This 32-year old mother of three is a real piece of work.

8 posted on 02/04/2012 5:53:05 PM PST by MasterGunner01 (11)
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To: MasterGunner01

She was also charged with 5 counts of arson and ID theft.

THAT is who the cops believed over all these men.

There is a HUGE lesson, there.


9 posted on 02/04/2012 5:58:20 PM PST by gaijin
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To: MasterGunner01

The charges were upgraded (downgraded?) to Murder One.

http://www.heraldsun.com/view/full_story/12840192/article-Crystal-Mangum-indicted-for-murder

Crystal Mangum indicted for murder


10 posted on 02/04/2012 5:58:29 PM PST by abb ("What ISN'T in the news is often more important than what IS." Ed Biersmith, 1942 -)
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To: abb

Richard Brodhead is still fighting for his job when he should have been crucified years ago.


11 posted on 02/04/2012 6:01:29 PM PST by immadashell
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To: hinckley buzzard
This is lawschool scumbags milking the system. That is all.

Quite possible. So why do the judges allow these continuances. So why do the plaintiffs permit their lawyers to acquiesce to the defendants continuances.

12 posted on 02/04/2012 6:07:19 PM PST by Pontiac (The welfare state must fail because it is contrary to human nature and diminishes the human spirit.)
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To: Pontiac; hinckley buzzard
Actually, no.

The problem (if you want to call it that) is civil discovery. It takes a long time. You have to make the other side cough up documents, review them, interview witnesses, check their stories out, find corroboration, then take depositions. Those depositions generally "lead to the discovery of admissible evidence," so you rinse, and repeat. Then there are experts to hire, interview, depose.

Five years is not a long time for a case like this, with hundreds of witnesses and many disputed facts, plus a core issue of 'intent' which is very difficult to prove.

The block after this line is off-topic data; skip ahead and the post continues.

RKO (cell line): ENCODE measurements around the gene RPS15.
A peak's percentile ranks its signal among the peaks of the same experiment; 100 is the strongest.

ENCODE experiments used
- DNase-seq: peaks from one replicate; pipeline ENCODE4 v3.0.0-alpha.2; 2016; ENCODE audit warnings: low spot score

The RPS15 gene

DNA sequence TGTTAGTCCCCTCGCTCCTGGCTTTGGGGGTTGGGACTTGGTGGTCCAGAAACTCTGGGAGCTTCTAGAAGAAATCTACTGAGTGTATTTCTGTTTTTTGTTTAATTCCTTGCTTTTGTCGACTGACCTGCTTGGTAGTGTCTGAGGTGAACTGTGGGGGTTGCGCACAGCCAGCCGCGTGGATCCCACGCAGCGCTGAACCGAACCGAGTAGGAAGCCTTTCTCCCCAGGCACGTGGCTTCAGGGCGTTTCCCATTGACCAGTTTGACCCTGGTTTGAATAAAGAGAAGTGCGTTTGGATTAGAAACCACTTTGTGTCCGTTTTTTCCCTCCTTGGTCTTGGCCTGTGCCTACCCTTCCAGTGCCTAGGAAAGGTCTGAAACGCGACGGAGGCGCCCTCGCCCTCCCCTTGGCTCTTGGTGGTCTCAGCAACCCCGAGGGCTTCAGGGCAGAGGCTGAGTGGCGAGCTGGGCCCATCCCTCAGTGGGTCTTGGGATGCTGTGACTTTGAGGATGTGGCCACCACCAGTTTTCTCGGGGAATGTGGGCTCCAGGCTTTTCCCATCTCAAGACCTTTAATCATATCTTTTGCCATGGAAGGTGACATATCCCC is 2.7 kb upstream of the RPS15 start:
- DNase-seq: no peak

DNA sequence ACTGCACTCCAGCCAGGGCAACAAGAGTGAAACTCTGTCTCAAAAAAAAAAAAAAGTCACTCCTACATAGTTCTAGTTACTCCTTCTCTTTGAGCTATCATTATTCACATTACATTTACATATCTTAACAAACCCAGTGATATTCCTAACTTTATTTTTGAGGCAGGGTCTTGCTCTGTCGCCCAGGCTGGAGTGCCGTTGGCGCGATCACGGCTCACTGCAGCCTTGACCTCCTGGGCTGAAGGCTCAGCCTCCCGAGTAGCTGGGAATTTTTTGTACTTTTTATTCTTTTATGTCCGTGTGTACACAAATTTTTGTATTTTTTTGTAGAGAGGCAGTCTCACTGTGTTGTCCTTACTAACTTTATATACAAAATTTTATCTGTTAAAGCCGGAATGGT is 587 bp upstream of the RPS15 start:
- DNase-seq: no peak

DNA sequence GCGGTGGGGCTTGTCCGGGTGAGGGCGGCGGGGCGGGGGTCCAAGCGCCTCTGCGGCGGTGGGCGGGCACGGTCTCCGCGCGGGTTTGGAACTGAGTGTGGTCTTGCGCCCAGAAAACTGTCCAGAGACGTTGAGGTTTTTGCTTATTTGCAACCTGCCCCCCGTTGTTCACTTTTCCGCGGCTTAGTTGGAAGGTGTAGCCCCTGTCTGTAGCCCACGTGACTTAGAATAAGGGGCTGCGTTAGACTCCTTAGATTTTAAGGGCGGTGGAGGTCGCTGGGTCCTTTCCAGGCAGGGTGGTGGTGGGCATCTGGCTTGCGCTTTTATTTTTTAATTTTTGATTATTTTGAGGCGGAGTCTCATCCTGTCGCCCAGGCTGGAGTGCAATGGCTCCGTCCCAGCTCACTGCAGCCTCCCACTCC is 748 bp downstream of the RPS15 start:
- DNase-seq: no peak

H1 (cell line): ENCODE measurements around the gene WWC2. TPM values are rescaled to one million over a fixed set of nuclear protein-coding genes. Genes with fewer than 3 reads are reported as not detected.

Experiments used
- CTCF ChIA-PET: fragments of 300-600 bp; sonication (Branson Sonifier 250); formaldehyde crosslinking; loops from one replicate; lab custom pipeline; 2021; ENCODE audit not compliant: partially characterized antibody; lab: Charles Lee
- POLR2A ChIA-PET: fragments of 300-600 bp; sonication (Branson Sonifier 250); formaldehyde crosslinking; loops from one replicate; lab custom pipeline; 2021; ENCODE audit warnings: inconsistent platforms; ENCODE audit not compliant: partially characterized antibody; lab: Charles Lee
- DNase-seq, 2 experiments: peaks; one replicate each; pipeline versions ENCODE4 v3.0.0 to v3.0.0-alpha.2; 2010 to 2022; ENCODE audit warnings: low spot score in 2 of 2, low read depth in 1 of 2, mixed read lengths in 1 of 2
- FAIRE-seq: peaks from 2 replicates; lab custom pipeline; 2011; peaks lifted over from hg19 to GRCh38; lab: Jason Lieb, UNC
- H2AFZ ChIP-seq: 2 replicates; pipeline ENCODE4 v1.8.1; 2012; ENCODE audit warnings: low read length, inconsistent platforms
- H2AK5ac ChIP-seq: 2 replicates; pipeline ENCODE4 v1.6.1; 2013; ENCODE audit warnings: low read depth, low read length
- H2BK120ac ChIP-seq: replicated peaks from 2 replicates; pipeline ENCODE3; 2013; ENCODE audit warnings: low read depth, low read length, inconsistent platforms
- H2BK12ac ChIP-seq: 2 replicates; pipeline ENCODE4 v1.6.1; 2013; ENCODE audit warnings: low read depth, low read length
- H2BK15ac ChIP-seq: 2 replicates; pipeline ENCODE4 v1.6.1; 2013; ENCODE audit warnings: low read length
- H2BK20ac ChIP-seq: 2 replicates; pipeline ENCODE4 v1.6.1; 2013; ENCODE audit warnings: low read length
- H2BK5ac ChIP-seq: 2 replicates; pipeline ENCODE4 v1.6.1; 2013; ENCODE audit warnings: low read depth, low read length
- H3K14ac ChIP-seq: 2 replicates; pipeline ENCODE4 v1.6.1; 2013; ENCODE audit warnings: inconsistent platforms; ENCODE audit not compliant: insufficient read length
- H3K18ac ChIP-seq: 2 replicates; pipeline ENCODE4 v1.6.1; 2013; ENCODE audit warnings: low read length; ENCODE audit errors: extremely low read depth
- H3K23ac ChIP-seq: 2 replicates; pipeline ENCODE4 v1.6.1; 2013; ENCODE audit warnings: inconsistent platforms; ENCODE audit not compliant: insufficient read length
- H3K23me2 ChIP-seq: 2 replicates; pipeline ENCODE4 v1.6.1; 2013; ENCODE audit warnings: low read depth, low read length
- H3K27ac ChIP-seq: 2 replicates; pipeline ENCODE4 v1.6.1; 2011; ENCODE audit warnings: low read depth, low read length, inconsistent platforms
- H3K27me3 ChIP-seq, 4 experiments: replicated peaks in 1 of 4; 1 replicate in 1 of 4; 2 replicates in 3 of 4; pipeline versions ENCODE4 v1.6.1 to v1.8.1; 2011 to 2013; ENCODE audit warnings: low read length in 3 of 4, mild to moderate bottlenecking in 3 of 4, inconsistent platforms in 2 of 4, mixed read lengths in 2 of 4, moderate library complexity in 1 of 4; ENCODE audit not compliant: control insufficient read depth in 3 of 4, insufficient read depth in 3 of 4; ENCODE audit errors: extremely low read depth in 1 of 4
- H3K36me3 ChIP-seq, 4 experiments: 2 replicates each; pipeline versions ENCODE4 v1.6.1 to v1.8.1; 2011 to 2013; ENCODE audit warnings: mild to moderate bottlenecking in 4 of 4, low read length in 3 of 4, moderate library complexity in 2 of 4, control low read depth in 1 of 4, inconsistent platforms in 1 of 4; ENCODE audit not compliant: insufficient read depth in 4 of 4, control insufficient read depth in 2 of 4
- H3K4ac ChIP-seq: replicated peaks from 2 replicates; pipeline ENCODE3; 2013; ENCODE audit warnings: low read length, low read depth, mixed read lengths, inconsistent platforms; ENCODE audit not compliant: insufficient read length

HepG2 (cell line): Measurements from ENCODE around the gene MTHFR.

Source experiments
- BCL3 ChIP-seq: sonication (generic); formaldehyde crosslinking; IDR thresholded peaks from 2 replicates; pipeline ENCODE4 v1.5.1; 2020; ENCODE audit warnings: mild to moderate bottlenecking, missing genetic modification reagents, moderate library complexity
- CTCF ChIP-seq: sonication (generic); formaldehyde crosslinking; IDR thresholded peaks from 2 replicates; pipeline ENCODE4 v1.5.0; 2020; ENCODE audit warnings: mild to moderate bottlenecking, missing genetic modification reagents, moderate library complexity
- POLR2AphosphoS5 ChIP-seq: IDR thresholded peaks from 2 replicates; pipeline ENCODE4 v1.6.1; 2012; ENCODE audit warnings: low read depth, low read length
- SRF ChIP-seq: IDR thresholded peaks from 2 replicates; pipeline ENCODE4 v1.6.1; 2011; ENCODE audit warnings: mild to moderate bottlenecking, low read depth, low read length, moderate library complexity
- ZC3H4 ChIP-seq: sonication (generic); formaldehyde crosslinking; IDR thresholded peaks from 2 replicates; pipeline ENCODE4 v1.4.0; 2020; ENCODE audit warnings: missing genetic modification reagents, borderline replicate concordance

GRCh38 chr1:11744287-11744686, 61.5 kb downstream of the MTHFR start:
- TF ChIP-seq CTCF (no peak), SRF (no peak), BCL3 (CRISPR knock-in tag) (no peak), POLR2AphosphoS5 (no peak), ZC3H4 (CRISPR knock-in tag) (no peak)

Also part of the problem (and this is a problem) is legal malpractice claims. Lawyers turn over every doggone stone for the same reason that doctors order tons and tons of unnecessary tests -- to cover their hindquarters in the event of a malpractice suit.

We certainly don't want to go back to the pre-Civil Practice Act days, when it was 'trial by ambush' with no discovery and demurrer pleading. (I can just barely remember those days, which will inform you that I am ancient.) But discovery abuse could be ameliorated if lawyers could get some protection from abusive malpractice claims.

13 posted on 02/04/2012 6:38:03 PM PST by AnAmericanMother (Ministrix of ye Chasse, TTGS Ladies' Auxiliary (recess appointment))
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To: Pontiac; hinckley buzzard
Judges, by the way, have every interest in trying cases (or forcing them to settlement, which means getting them on a trial calendar). They want to clear their dockets and they do not grant continuances without good cause. What's more, in most states the grant or denial of a continuance is completely a matter of discretion with the trial court -- so there's no overturning it on appeal (at least not easily).
14 posted on 02/04/2012 6:41:39 PM PST by AnAmericanMother (Ministrix of ye Chasse, TTGS Ladies' Auxiliary (recess appointment))
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To: AnAmericanMother

In this particular case - that I have been following and writing about for nearly six years - the judge (James Beaty, Jr., NC Middle District) is allowing things to drag out far too long. I don’t trust him at all.


15 posted on 02/04/2012 6:41:46 PM PST by abb ("What ISN'T in the news is often more important than what IS." Ed Biersmith, 1942 -)
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To: abb

So when do we learn what role the police chief played in all this?

He disappeared immediately, supposedly to care for his sick mother.

What is/was his relationship with Crystal? Father of her children? Her employer?


16 posted on 02/04/2012 6:44:22 PM PST by ladyjane
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To: AnAmericanMother
Thanks for the education.

Personally I see little room for Duke’s officers to stand on.

Their intent is obvious and their actions speak for themselves. I only see their dragging this case out as doing more harm than good to the university.

17 posted on 02/04/2012 6:50:16 PM PST by Pontiac (The welfare state must fail because it is contrary to human nature and diminishes the human spirit.)